Theory applicable to the latter type of materials also aids in understanding the present teachings of improved magnetic materials and is next reviewed briefly. According to present well-known theory, ferromagnetic materials are considered to comprise domains, each of which is a grouping of atoms in which the magnetic moments of the atoms are parallel or aligned one with the other. Just as crystals of magnetic material, such as iron and the like, magnetize more readily in the direction of the edges of the cubic crystal, so the direction of easy magnetization or magnetic directionality of domains which make up the crystal has been shown to follow the easy crystal magnetization direction. This characteristic of crystals to magnetize along one set of axes more readily than along the others is known as crystal anistropy as opposed to crystal isotropy wherein the crystal would nragnetize as readily along all axes. When the moments of the numerous domains in a magnetic material are so oriented that they cancel one another, there is said to exist a state of zero external induction (B). The material is then said to be unmagnetized. Induced magnetism is in turn produced by a magnetizing force (H) and the ratio of B to H is known as permeability, which is a measure of the ability of a material to magnetize. in the well known hysteresis curve in which the magnetic flux density or induction (B) is plotted as ordinate against the magnetizing force (H), as abscissa, the value of the magnetizing force at which the induction is zero is known as the coercive force (He). in other Words, the coercive force (He) is the demagnetizing force required to reduce the magnetic induction (B) to zero, and this force can be used as one measure of the magnetic quality of the material. Another factor often used to express the quality of a. magnet material is the so-called maximum energy product. This maximum energy product (BH) is the product of the flux density (B) and the demagnetizing force (H) taken at the point on the hysteresis loop where this product is a maximum.
Returning once again to magnetic domains, the boundaries between such domains are not sharp, atomically speaking, but are, on the other hand, some atoms thick and form a so-called Bloch wall. When the adjacent magnetic domains have magnetic moments of different directions, the atoms in the connecting wall are successively more aligned in one direction than the other as one proceeds across the wall width so that the transition between the domains is gradual in an atomic sense. The application of even low magnetic fields to a specimen of magnetic material will cause it to exhibit a slight magnetization, because the domain boundaries shift in such a way that magnetic domairs favorably oriented with respect to the applied field grow at the expense of their less favorably oriented neighboring domains. A much stronger applied field is required to increase the specimen magnetization, however, because the directions of magnetization of magnetic domains must next be main magnetizations with the crystal directions, due to the crystal anistropy forces, although the domain boundaries will remain fixed in their shifted positions and a relatively small permanent magnetization is achieved.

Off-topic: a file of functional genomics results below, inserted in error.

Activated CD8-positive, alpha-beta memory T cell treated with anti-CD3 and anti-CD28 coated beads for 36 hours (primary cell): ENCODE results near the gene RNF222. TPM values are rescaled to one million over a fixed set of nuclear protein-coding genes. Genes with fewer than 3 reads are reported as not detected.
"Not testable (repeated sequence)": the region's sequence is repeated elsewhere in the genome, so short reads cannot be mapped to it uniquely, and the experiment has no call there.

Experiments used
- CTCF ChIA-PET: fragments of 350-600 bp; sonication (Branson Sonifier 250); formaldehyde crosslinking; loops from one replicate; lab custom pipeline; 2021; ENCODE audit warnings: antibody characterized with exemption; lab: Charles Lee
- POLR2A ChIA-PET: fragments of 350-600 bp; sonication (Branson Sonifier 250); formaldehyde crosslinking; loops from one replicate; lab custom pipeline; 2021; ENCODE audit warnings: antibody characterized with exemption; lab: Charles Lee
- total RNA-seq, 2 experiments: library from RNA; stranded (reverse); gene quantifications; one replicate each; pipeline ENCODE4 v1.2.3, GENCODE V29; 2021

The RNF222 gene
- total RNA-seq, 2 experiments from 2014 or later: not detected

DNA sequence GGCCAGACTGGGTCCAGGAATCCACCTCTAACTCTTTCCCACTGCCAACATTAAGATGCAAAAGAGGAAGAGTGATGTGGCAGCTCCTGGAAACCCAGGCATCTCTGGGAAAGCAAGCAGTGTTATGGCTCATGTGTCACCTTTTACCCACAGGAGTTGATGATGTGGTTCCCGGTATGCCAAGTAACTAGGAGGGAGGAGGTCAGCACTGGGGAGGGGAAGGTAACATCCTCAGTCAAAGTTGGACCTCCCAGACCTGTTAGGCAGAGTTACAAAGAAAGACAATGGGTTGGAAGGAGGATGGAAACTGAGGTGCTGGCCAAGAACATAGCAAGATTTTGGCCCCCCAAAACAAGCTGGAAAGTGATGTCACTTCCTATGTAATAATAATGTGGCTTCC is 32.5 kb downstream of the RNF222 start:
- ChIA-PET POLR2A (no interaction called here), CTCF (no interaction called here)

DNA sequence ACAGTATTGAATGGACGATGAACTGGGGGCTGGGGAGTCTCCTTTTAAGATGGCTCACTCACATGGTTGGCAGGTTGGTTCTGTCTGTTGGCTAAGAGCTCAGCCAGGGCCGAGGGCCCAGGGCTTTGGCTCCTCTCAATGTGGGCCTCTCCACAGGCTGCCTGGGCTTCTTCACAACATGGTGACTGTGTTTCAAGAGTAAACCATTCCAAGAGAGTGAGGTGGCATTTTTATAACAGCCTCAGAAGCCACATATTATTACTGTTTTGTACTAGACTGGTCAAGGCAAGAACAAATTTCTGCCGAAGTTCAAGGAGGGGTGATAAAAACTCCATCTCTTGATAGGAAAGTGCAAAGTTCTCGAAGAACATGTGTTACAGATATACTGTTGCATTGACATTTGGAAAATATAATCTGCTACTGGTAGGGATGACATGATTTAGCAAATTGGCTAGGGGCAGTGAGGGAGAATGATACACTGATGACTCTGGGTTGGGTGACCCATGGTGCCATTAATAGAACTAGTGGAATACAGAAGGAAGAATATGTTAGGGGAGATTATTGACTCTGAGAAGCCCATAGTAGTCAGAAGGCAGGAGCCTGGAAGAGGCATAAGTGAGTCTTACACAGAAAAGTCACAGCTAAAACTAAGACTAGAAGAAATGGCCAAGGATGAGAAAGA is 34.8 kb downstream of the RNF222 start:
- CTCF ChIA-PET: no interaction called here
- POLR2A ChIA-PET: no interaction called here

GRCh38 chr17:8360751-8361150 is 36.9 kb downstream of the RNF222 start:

The aforesaid domain boundary movements which enable even relatively weak applied fields to change specimen magnetization are disadvantageous. This should be apparent when it is recognized that optimum permanent magnets are those having strong magnetizations which cannot be disturbed by small fields. If, then, a specimen is comprised of numerous isolated particles each too small to accommodate a domain boundary, the effects of boundary shifts will be absent and the coercive force will be proportional to the relatively large crystal anisotropy forces. Only external applied fields intense enough to alter particle magnetizations against the crystal anisotropy forces could weaken a permanent magnet of this type. Fortunately, the domain boundaries, or regions of gradual transition in magnetic orientation of atoms between adjacent magnetic domains, have thicknesses comfortably in excess of diameters of fine spherical particles which can actually be produced in quantities permitting their agglomeration into usable magnets. For example, the domain boundary thickness is 840 angstroms (1 angstrom= i cm.) in iron, and 2,900 angstroms in nickel. Magnetic material particles each too small to accommodate a domain boundary are further incapable of occasioning such boundaries when compacted into a mass, provided the individual particles are separated from one another by non-magnetic coatings or binders.